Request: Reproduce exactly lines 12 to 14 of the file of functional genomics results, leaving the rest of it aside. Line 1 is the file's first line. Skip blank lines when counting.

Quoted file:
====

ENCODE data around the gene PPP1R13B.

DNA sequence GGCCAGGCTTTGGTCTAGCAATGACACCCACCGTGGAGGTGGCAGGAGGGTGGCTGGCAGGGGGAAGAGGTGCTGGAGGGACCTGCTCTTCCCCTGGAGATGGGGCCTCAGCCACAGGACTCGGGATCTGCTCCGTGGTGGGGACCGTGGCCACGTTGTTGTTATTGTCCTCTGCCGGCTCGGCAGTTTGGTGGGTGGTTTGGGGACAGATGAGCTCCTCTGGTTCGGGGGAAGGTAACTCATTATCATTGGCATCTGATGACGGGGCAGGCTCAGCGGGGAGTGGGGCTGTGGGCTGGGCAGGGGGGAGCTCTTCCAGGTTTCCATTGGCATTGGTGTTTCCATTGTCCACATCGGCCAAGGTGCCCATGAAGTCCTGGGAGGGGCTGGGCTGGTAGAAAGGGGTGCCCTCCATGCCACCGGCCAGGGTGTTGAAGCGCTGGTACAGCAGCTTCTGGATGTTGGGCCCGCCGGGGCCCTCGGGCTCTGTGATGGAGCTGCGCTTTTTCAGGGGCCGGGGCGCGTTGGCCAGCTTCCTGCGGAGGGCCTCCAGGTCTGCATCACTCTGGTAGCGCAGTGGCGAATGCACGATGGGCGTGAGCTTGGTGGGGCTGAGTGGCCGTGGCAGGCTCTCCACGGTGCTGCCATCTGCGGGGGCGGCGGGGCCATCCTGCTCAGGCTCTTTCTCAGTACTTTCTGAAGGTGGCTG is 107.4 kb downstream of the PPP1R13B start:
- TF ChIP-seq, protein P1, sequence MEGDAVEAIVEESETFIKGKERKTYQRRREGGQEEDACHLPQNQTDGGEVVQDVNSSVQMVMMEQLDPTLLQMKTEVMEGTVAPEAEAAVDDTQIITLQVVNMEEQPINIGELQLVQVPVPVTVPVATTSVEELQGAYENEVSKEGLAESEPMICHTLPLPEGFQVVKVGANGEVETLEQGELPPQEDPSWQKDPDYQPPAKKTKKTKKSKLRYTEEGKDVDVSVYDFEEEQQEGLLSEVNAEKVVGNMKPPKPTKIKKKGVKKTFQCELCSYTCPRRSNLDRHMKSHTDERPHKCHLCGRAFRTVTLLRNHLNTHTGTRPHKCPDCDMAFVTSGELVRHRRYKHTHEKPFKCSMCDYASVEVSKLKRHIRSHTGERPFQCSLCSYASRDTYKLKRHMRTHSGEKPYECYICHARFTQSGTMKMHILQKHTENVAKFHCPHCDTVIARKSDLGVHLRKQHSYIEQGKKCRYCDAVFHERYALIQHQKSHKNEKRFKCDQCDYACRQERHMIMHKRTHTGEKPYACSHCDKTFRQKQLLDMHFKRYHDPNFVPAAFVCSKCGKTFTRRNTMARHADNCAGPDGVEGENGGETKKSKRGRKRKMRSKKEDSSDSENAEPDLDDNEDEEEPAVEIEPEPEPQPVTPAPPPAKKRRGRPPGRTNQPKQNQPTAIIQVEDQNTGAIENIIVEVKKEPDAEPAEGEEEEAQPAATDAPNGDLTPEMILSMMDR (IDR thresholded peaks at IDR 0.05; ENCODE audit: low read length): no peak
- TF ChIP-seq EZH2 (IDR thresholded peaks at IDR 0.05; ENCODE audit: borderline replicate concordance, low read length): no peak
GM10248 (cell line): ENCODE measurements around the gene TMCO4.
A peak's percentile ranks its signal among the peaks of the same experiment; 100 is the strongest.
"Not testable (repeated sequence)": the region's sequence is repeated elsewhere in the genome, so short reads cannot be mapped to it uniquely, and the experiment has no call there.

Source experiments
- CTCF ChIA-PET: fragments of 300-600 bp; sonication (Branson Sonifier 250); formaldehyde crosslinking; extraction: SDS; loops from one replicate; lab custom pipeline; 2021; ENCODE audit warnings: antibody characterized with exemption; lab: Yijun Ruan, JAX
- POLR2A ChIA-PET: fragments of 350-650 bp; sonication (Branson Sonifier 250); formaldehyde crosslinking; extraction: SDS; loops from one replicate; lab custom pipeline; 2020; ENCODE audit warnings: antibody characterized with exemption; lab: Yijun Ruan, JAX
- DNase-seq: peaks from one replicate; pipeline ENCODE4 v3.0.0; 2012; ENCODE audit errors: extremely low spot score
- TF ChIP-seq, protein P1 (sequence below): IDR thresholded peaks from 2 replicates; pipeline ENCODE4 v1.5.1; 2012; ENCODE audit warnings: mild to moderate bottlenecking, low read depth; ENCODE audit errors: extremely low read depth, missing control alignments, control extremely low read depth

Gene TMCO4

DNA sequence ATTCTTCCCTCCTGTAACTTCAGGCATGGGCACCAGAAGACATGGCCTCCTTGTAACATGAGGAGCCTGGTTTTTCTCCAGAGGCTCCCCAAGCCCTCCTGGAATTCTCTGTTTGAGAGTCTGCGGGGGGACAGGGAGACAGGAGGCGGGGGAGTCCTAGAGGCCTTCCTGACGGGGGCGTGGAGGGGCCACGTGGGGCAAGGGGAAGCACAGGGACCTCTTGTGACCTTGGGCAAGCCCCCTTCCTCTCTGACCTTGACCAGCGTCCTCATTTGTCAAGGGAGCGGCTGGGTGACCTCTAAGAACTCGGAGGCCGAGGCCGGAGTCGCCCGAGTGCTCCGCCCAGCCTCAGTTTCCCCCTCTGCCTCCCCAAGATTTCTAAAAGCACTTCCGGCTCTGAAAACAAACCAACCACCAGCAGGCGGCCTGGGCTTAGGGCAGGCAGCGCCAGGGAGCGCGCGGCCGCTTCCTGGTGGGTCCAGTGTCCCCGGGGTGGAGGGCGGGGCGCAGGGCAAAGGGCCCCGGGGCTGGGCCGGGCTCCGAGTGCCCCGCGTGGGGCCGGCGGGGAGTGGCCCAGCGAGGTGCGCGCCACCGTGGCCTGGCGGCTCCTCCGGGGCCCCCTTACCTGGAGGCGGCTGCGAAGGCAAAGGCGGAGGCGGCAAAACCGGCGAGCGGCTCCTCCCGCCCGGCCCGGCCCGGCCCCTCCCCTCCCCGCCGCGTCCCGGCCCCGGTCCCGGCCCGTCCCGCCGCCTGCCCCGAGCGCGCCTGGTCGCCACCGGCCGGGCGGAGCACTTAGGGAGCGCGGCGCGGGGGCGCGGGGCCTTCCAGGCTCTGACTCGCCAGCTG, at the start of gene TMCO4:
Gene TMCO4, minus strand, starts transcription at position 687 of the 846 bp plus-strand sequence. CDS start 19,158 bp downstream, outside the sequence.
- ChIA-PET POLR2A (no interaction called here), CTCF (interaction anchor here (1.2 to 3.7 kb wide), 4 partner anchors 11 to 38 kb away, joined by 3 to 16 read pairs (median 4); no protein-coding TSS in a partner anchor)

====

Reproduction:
- TF ChIP-seq, protein P1 (sequence below): IDR thresholded peaks from 2 replicates; pipeline ENCODE4 v1.5.1; 2012; ENCODE audit warnings: mild to moderate bottlenecking, low read depth; ENCODE audit errors: extremely low read depth, missing control alignments, control extremely low read depth

Gene TMCO4

DNA sequence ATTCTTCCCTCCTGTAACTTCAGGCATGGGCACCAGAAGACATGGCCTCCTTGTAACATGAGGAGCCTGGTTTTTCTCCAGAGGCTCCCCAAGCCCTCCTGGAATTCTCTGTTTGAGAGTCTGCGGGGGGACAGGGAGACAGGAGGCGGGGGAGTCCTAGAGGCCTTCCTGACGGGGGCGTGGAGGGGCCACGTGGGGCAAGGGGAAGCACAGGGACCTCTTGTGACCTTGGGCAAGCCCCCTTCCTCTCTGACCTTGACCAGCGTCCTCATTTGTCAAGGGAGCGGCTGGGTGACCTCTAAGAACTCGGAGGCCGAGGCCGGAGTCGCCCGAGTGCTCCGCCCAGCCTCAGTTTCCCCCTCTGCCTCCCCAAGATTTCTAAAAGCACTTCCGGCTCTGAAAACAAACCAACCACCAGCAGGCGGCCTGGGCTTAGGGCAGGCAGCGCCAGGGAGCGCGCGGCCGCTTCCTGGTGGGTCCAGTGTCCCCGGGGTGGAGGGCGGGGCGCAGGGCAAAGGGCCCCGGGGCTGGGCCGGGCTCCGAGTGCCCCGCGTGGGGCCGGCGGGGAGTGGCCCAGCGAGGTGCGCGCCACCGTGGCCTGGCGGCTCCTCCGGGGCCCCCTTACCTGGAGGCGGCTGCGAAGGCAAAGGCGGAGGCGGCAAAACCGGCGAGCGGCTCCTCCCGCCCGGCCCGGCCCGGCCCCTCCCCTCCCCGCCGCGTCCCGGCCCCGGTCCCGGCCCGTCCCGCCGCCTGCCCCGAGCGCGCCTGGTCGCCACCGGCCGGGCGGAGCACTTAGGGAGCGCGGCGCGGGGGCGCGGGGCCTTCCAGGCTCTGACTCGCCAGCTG, at the start of gene TMCO4: